Council Central Staff had reported the City Attorney’s office hadn’t bothered to run a racial and equity analysis of this legislation, nor would they say how many new cases they anticipated pursuing or how much that would cost. Because the legislation skipped the normal committee step, councilmembers were not even able to ask the sponsors questions about the bill. It seems possible we’ll see a different version of this bill in the future, assumedly one with clearer information about its impacts and with diversion and treatment programs to go along with it—although where the money for such programs would come from is an open question, given current budget constraints. 

It is also important to note the effect of this legislation not passing is NOT legalizing drug use and possession. Seattle police officers can still arrest people for possessing and using drugs, as well as seize drugs as contraband. This bill determined the matter of jurisdiction, meaning where these cases would potentially be prosecuted. For now, they will continue to be prosecuted by the King County Prosecutor’s Office instead of by the City Attorney’s Office. The City Attorney’s Office can, however, still prosecute drug use on buses and bus stops as this was already part of municipal code.

King County News

Allen Nance, the director of King County’s Department of Adult and Juvenile Detention (DAJD), has written to the state supreme court asking them to rescind a ruling barring local courts from issuing warrants against and jailing young people who fail to appear at their hearings or violate other court orders. This ruling was originally made in 2020 and made permanent in 2021. If it were to be rescinded, Anita Khandelwal, director of King County’s Department of Public Defense, says the result would be a spike in youth incarceration, especially for youth of color, who she says received 82-84% of warrants in 2019.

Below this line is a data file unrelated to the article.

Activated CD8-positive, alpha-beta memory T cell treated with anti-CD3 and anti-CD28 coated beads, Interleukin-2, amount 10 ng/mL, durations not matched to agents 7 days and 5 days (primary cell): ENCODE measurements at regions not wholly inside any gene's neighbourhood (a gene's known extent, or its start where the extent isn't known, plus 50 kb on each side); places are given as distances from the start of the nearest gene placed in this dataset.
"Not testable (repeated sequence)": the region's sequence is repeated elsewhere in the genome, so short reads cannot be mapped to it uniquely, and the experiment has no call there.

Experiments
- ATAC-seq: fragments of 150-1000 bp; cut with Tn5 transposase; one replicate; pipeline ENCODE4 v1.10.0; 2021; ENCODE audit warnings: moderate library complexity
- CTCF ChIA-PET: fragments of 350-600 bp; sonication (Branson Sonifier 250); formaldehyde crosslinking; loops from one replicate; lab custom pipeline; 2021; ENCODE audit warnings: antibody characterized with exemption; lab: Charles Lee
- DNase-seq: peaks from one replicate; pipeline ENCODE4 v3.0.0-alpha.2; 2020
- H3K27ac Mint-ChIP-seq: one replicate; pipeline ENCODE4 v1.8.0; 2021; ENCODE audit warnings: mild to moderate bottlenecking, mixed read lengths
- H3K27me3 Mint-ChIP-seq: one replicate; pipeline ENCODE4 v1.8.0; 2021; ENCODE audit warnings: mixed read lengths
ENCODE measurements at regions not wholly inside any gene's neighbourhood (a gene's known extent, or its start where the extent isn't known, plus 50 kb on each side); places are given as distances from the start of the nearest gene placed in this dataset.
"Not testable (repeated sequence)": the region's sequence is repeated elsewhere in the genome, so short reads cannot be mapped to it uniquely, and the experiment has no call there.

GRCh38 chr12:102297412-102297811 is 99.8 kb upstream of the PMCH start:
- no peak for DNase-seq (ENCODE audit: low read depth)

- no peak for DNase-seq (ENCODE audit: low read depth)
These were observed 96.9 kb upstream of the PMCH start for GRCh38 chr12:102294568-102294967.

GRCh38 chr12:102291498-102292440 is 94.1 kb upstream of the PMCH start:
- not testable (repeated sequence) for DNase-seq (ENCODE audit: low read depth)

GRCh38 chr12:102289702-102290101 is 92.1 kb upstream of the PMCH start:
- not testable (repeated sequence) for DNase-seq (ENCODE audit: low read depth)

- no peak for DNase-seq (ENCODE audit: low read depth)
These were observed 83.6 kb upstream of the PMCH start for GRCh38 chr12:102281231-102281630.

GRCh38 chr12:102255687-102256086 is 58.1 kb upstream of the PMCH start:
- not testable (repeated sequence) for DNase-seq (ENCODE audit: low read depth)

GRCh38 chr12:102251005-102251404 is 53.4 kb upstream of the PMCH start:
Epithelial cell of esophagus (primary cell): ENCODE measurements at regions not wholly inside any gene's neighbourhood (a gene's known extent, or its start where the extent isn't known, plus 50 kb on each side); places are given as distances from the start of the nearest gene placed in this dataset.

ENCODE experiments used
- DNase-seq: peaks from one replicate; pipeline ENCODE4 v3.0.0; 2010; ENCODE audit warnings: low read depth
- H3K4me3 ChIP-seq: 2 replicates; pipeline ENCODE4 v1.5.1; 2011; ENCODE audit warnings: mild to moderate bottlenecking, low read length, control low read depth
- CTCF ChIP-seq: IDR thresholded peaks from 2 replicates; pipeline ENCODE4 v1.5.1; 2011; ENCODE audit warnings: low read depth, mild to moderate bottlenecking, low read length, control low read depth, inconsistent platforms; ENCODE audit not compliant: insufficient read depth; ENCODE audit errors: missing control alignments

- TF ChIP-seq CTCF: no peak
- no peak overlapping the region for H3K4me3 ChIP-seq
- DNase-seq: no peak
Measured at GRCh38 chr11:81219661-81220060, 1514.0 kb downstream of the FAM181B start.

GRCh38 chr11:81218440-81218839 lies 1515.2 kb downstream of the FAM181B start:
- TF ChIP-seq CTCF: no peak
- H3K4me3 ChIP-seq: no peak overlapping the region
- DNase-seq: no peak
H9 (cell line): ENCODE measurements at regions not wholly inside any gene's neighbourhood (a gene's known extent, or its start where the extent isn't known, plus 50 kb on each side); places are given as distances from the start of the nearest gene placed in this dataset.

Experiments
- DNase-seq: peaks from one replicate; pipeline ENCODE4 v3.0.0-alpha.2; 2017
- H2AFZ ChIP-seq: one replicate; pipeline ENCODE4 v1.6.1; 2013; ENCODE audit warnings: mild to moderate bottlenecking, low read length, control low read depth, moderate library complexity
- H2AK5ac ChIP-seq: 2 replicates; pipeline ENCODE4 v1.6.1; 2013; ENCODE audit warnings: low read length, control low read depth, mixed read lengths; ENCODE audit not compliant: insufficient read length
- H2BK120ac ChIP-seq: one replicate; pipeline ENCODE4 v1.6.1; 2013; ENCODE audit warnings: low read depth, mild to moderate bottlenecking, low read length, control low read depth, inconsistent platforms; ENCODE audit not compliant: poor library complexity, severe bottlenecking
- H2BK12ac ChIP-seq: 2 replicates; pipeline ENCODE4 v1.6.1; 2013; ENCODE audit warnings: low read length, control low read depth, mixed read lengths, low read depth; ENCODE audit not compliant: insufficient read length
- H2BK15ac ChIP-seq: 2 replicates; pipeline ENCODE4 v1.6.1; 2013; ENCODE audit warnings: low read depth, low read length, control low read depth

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Oakland’s police department budget increases in spite of misleading reporting

Seattle Election Strategy

This week Seattle mayoral candidate Jessyn Farrell published an op-ed in The Stranger, in which she takes shots at both Bruce Harrell and Lorena González for having voted for the current SPOG contract in 2018 that failed to enforce the Accountability Ordinance of 2017. This is more interesting as positioning strategy than anything else, as it was Farrell’s campaign that released an early poll a few weeks ago showing Harrell and González as the two frontrunners, with Farrell in a tie for third place. By attacking both of them in the same op-ed, she is attempting to show her viability as a candidate.
Farrell’s campaign is also interesting in that in many respects she is positioning herself as a progressive, urbanist candidate while at the same time supporting the Compassion Seattle initiative. Some observers believe that support for Compassion Seattle acts as a dogwhistle showing which candidates are positioning themselves into the right track of the race…which would also usually be the candidate endorsed by The Seattle Times. It appears Jessyn Farrell might be trying to position herself in the middle, running both sides, so it will be interesting to see if this is a strategy that has any legs in Seattle in the current political climate.